Twenty years ago and earlier, Arab Israelis’ access to the broader Arab world was considerably more limited, and how the region perceived them was primarily a function of each country’s state-controlled media. They were not in a position to meaningfully connect with other Arab societies. Now more Arab countries grant visas to Arab Israeli passport holders and the media is regionally interconnected and interactive. Yet the cultural gap is still very wide, and bridging it is not as obviously beneficial to Arab Israelis as making further economic and political gains within Israeli society. I’ve met Arab Israeli students at the Jordanian University in Amman, and encountered Arab Israelis in the Gulf sheikdoms who were trying to do business — often as intermediaries between Israeli Jews and the Arab world. They almost always return home to Israel; they don’t make “Aliya” to other Arab countries.
As far as mitigating negative perceptions in the Arab world, I find that it is paradoxically helpful to Arab Israelis that a few of their co-ethnics in Israel have taken extreme anti-Israeli positions, in some cases expressing support for Hizbullah, for example. Azmi Bshara’s politics give Arab Israelis traveling in some Arab countries a kind of protection: extremists who would tend to be suspicious of Arab Israelis have to confront the complexity of there being “good” Arab Israelis as well as “bad” ones (from their perspective). I can relate to this in my own travels in the Muslim world. Though I don’t agree with the politics of the Neturei Karta, for example, the fact that such a group exists can be helpful in legitimizing the presence of non-Israeli Jews, at least, in discussions with Muslims in the Muslim world. And once dialogue begins, there is no telling who will be convinced of what.
RL: Let’s switch gears and talk about your book, The Honored Dead. Did you end up in Morocco because that was the only country that would let you do this? What was some of the feedback like from other countries you inquired with?
JB: I approached several Arab governments to request this unique “embed” access, and received a variety of responses. Jordanian officials, who a few years earlier had granted me access to the Ministry of Islamic Affairs for a magazine story, said, “If we did something like this, we’d be glad to do it with you, but we’re not ready to do something like this.” Some officials in one of the Gulf states were open to the idea, but I felt that they would control what I saw in ways that would make it especially difficult for me to paint an objective picture. You might be surprised to know that the Saudi “FBI,” known as the Mabahith, said they were open to the possibility. But they were slow to make a decision, and I worried that they were stringing me along. It was the Moroccans who offered the most access without stipulating any sort of control over the outcome of my reporting. They neither asked for nor received a preview of the book; they got their copy after it hit the stands here in the US. I think they agreed to do this because they felt they had something to show off, having won some acknowledgment from Human Rights Watch that their prior record of brutality had been mitigated somewhat by the new king’s reforms.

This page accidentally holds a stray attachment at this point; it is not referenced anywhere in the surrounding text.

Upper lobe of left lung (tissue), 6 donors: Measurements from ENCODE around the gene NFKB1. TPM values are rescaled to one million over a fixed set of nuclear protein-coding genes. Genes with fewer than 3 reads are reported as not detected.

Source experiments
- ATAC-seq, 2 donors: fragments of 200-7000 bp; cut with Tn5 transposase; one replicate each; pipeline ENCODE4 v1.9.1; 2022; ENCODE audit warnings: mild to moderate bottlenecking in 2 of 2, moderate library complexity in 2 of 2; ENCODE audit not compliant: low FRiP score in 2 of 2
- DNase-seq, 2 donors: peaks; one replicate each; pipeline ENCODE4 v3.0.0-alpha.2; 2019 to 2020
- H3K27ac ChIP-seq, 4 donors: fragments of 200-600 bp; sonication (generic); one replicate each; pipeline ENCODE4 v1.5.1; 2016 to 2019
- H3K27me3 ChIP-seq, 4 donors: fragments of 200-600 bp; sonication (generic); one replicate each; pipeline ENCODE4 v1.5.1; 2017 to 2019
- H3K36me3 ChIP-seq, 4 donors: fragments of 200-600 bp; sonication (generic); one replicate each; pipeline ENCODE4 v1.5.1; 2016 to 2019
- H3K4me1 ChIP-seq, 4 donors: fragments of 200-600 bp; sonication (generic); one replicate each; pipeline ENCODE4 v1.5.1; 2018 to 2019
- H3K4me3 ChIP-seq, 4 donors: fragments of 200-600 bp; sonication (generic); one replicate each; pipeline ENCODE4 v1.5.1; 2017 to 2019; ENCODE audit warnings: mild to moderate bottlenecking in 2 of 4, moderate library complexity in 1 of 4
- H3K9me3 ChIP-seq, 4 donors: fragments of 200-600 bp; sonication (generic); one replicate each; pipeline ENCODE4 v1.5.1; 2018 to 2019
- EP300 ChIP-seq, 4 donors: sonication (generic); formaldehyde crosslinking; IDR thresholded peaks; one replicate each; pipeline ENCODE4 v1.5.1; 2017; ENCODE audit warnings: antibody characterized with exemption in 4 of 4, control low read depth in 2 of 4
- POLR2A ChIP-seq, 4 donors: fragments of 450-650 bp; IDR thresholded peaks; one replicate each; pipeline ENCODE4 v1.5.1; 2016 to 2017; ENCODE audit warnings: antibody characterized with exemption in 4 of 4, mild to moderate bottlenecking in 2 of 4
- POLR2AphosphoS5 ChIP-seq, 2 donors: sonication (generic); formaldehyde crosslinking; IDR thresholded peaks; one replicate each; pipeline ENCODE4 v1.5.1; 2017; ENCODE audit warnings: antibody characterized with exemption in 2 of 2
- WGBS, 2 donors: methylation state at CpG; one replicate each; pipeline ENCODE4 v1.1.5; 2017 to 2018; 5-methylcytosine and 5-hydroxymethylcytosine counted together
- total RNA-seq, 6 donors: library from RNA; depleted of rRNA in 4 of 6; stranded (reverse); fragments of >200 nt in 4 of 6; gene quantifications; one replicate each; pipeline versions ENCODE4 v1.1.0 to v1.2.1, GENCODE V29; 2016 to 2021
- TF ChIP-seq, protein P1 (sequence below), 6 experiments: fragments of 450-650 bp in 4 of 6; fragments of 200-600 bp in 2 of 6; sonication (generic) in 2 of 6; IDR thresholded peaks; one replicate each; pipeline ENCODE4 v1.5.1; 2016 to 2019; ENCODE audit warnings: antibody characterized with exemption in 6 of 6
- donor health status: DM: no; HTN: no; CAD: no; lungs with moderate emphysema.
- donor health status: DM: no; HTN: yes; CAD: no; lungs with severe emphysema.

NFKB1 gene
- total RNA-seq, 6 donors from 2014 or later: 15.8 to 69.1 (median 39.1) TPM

RL: What was your inspiration for shadowing a security force in the Arab world?
JB: I wanted to shed light on an important subject Westerners know very little about, as well as find a way of educating people about the Middle East through an entertaining true story – complete with a murder mystery, fascinating characters from all walks of life, and a moving cross-cultural friendship.
Arab police do more than just fight crime. They work hand in glove with the ruler of the country to protect him from his own population, as you can see from violent crackdowns across North Africa and the Middle East today. They also claim to protect Muslim society from itself – meaning that they keep at bay the tensions that arise from animosity between ethnic groups and sects, and between religious extremists and the broader culture they aim to subvert. Arab cops are a vital part of the machinery of Arab regimes, and no writer had ever been inside an Arab police force. I figured that by shadowing them in their ongoing, dangerous work, I would learn a lot about what a “police state” looks like from the inside, as well as encounter many visceral stories of crime and punishment in the Arab world that would make for an exciting true crime narrative.
RL: Former Egyptian leader Hosni Mubarak used the Egyptian police force to ruthlessly protect his power for decades. Since the Egyptian revolution began in January they have largely been banished, humiliated and punished by Egyptian society. Did the Moroccan police officers you worked with ever give off any inclination that they knew what the future might hold for them if somehow the system they worked in collapsed? Did they have any guilt about how they treated the public?
JB: Police in Egypt are returning to the streets now, incentivized to do so by double wages and reduced working hours. The new interior minister says he is committed to reforming the brutal culture of policing in Egypt, though he has not only a track record and expertise but also, I fear, the requisite openness to international organizations that can help him institute comprehensive reforms.